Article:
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Beat distractions with focus time

Published on January 25 2022 By Lee Booy

Tried and tested tips and tricks for focus time from a self-professed productivity nerd (our COO).

Have you ever reached the end of a busy day and felt like you haven’t achieved anything? Distraction is a huge killer of productivity, so let’s chat about some of the reasons why it happens, how you can reduce it and what focus time did for our team.

I’m a productivity nerd. I love looking at the things we do and understanding how some of them slow us down. I’m also a believer in productivity for purpose. My goal with productivity at work is not to create 20% more widgets but to create space to allow for creativity and enjoyment. 

Firstly, allow this productivity nerd to clear something up...

Multitasking is a lie

We can’t actually do two things at once. What we really do when we think we’re multitasking is task switching.

Let's look at three different types of task switches.

Fast Switch

Imagine you’re working away on a project and a Slack (or Teams) notification pops up.

Jeff: Hey  

Your brain jumps into action. It’s Jeff from Finance. What could Jeff want? We spoke last week about changing my super plan. That isn’t important right now, back to this document… where was I again?

This all happens in 1/10th of a second so you think that it didn’t cost you anything but that thought “where was I again” is a telling sign. In this case, it was a fast switch – you were working on something, glanced up and then went back to the task.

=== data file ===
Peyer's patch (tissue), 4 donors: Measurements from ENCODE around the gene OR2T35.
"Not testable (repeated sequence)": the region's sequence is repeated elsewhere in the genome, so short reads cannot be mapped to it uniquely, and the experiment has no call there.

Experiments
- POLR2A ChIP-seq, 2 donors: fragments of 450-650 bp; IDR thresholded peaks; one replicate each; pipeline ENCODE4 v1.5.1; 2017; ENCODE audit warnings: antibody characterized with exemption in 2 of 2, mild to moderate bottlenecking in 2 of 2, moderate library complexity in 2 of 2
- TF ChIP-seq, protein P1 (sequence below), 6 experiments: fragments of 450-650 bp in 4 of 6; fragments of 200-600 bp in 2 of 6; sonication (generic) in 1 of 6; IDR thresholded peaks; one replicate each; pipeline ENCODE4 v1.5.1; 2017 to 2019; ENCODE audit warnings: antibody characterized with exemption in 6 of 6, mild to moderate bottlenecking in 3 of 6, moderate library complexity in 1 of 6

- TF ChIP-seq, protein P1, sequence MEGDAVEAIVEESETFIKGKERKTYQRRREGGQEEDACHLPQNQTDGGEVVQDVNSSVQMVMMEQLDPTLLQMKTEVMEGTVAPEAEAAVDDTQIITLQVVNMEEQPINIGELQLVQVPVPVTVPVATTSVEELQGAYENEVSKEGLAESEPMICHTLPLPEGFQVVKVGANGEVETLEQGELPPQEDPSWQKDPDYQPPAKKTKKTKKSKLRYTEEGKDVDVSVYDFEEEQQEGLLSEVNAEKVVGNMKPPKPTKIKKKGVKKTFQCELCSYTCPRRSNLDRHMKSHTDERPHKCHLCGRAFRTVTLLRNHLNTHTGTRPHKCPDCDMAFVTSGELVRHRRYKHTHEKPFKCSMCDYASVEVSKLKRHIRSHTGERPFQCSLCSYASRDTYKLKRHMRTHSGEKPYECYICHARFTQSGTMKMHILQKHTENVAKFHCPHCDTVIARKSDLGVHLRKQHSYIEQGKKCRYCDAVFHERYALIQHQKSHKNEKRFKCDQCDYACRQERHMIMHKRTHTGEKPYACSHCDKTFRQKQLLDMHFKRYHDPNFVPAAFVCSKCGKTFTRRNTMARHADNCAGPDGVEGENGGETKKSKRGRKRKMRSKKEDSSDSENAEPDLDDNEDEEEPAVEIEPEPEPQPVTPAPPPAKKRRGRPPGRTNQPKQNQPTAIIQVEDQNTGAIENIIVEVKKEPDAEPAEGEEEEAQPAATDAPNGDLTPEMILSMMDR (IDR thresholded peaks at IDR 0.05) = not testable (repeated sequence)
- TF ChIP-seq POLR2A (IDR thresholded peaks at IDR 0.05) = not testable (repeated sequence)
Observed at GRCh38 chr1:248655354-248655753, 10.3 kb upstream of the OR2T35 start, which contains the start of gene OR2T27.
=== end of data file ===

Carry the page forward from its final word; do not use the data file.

But often the path isn’t as quick.

Slow Switch 

Sometimes the messages aren’t as easy as Jeff’s to dismiss – like a message from your manager.

Jessica: Hey, can you help me with the presentation next week?

Your brain jumps into action again. 

  • I hope she doesn’t want me to speak in front of everyone 
  • I don’t like speaking 
  • Urgh now I’m worried about speaking
  • I’ll just message her back now

Turns out she just needed some numbers to include in the presentation. But now that message from Jeff is back on your radar… so you think about your super plan a bit more… <20mins later> now where was I again?

In a slow switch, you might not go back to the original task for 20+ mins – or ever at all.


Nested Tasks

You end up with nested tasks when you switch tasks but can’t let go of the new information when you return to your original task.

Let’s say you did a slow switch and got some bad news. Jan reviewed your work and she really pulled it apart. Worse, it’s not even constructive feedback, she was just being hyper-critical (and cc’ed everyone, thanks Jan). 

You know you have to get your original task done before lunch, so you close the email and try to refocus... but you can’t. You can’t stop thinking about Jan and her email but you need to get your report done… now where was I again? 

Nested tasks increase stress and cognitive load – they’re a long way from focus.

Task switching types

Here are some interesting stats:

  • One study found that the average time to resume a task once distracted was 23 minutes
  • Another study found it can take up to 18 minutes to get to the same level of focus when returning to a previous task.